Agreed Mark – always go with the aisle seat, and of course as far forward as possible. First or Business Class, preferably. Economy Plus if nothing higher is available. Dress nicely, like you are travelling for business, or at least have money. No fuzzy pajama pants, slippers or T-shirts. Backpack or briefcase, definitely no roller bags. If it has to roll, than it’s not a “carry” on. Water for hydration, for sure. Flying is dehydrating. Earplugs or noise cancelling headphones unplugged but left on. Airline blanket and eyemask. Sleepy pills are definitely a must for overnight flights. Pop ’em when you board and hope you sleep through dinner and breakfast.

  3. Kathryn Fenner

    I learned about ricin from the deadly attacks on the Japanese subway years and years ago, and I am not even in the news business.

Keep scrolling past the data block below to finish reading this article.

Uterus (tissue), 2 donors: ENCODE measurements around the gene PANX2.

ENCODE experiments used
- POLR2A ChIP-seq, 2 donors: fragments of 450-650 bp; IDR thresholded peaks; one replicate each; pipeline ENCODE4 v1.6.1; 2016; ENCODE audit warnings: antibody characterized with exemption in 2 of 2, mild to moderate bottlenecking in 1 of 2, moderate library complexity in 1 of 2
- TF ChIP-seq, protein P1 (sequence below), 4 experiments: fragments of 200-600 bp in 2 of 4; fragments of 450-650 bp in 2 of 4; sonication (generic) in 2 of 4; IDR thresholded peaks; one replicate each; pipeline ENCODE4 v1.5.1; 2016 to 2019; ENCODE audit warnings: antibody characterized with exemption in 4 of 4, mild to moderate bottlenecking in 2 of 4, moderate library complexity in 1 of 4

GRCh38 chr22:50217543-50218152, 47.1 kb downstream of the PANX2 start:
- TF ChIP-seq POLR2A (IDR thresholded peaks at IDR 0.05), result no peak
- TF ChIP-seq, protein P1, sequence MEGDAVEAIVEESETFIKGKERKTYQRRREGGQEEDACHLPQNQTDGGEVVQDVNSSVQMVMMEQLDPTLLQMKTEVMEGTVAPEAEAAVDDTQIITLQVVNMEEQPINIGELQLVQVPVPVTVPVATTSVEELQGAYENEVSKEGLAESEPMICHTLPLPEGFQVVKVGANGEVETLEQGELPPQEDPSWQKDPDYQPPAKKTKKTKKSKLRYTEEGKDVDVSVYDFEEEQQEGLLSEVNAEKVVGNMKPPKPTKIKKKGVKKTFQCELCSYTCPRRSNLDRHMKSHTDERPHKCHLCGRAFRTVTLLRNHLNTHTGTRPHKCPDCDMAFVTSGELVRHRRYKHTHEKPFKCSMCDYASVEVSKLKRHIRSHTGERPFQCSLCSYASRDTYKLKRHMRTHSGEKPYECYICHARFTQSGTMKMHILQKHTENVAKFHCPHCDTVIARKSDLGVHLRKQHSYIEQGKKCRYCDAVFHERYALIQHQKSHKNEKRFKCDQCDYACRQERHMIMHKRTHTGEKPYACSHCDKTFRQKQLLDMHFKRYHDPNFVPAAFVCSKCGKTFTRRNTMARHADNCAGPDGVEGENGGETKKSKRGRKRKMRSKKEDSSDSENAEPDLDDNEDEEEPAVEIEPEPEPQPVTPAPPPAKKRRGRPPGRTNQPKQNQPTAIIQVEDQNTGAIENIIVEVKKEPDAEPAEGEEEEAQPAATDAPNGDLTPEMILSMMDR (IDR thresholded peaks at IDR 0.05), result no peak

4. bud

    Doug, while I consider all this security largely overkill it will only take one person dressed up as an old lady in a wheel chair to blow up a plane to bring out the howls of protest over the “lax” security at the airports. In Statistical parlance what we especially want to avoid is a Type A error, that is allowing a terrorist with a weapon onto a plane. But at the same time we don’t want to commit an extensive number of unnecessary Type B errors whereby we get carried away with senseless, unnecessary and intrusive security measures. For the infrequent flyer like me I’d prefer we ere on the side of too much security. However, if there are effective changes that would lower the Type Bs without increasing the risk of the Type As I’m all for that.

    1. Silence

      I’d say in our politicallly correct efforts NOT to profile, we have skewed our airport security way into the unnecessary Type B error column.

      1. Doug Ross

        Exactly, Silence.

        We could have the same level of confidence in the security for airline travel at 1/10 the cost and inconvenience.

        I’d really like to know how many terrorist attempts have been foiled in ten years at the TSA gate.

        1. Mark Stewart

          Personally, the only thing that gives me pause about airline travel is standing in those tightly packed snaking lines to get to the TSA.